- Pistol and his "puissant pike". Doubly anachronistic, as the English army was primarily armed with longbows for the lower orders or Men At Arms with poleaxes or lances. Pikes were issued in the 16th century and the infantry in Shakespeare's day were armed in part with pikes. But as Pistol is an ensign, he wouldn't have carried a pike and would instead have carried his Captain's flag.
- The Atoner: Henry before Agincourt, over his father usurping the crown in Richard II.
- Authority Equals Asskicking: Henry.
- Back for the Dead: The play kills off all the low-life characters from Henry IV except Poins (who does not appear) and Pistol (the Sole Survivor). Falstaff's Page is implied to have become a victim of the baggage train massacre, and though most productions play that way, in a few recent ones he does survive. In the Hollow Crown version, it is implied that the Chorus is the Page grown up.
- Badass Army: The English at Agincourt for fighting sixty thousand men.
- Exaggerated for effect, as modern estimates place the French army at 20,000 strong against 6,000 English. Still badass though.
- Then again, Shakespeare puts the English numbers at 12000 ("'Tis five to one, and they are all fresh") so it's not as bad as it could have been.
- Exaggerated for effect, as modern estimates place the French army at 20,000 strong against 6,000 English. Still badass though.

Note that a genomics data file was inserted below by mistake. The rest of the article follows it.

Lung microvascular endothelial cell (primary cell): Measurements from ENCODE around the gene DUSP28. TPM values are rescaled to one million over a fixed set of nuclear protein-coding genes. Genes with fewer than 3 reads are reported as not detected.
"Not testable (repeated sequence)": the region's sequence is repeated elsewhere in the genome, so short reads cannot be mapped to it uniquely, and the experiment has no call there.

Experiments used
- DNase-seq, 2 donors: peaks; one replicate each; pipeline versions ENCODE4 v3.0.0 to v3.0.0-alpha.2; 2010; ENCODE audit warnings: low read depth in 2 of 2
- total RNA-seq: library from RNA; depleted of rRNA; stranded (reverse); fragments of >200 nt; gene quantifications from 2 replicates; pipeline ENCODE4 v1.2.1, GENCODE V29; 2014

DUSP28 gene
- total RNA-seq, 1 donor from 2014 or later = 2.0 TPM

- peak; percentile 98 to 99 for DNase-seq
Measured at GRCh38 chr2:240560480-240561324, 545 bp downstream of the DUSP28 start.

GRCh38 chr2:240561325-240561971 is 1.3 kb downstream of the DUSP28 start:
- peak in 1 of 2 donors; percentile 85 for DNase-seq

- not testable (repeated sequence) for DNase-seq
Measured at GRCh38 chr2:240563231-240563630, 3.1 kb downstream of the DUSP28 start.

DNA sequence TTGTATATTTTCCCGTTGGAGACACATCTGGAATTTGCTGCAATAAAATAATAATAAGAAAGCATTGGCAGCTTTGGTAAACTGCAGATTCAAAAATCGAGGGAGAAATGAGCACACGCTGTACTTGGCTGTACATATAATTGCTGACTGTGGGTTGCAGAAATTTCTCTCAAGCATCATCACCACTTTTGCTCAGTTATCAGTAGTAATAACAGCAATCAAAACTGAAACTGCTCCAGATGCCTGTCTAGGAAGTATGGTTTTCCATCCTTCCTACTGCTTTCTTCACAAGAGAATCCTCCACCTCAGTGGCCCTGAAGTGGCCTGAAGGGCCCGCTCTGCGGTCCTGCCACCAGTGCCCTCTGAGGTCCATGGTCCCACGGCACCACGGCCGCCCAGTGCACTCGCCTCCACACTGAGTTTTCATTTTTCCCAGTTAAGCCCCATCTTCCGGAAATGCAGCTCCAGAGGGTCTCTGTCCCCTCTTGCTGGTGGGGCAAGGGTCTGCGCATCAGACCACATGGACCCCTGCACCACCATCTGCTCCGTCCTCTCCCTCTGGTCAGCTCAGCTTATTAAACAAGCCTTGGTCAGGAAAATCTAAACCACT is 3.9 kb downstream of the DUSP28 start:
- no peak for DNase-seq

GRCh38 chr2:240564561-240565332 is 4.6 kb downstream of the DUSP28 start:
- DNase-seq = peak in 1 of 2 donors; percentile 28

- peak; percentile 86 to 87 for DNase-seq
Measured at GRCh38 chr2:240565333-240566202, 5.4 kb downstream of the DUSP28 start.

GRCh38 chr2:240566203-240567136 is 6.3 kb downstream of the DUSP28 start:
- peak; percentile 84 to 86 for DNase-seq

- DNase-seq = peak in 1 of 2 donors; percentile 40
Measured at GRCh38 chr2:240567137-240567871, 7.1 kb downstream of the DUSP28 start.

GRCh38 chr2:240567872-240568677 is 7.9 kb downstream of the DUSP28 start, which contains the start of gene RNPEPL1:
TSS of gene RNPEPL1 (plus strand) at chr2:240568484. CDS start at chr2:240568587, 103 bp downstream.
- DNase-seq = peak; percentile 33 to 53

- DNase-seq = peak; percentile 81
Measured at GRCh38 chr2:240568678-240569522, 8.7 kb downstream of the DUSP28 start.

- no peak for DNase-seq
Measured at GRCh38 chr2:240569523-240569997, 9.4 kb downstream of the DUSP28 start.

- Badass Boast: "Tell the Constable we are but warriors for the working day. Our gayness and gilt are besmirched by painful march in the muddy field. But by the mass our hearts are in the trim! And my poor soldiers tell me ere the knight is done they'll pluck the gay coats o'er the French soldiers heads and tirn them into service"
- Band of Brothers: The Trope Namer. In his Rousing Speech before the Battle of Agincourt, Henry declares that he will forever consider any Englishmen who stand and fight with him to be his brothers and equal in nobility regardless of their actual station.
- Bilingual Bonus: The French princess and her nurse have a lengthy conversation in untranslated French in which the princess tries to find out the English words for different parts of the body. The sole point of this is to set up two extremely dirty puns: the resemblance in pronunciation of "foot" to "foutre" ("fuck" in French) and "gown" to "con" (French for "cunt").
- Bittersweet Ending: Henry has a glorious victory at Agincourt and it appears his marriage to Princess Katherine will be a happy one; yet two of the comic relief characters are dead and the remaining one has lost his wife, forcing him to become a pimp and thief. And then the chorus reminds us that in only a few short years after the play's conclusion, Henry would be dead and all his accomplishments would be undone: the Hundred Years' War would continue with his son losing the claim to France, and the civil war that marred Henry IV's reign would return as the Wars of the Roses.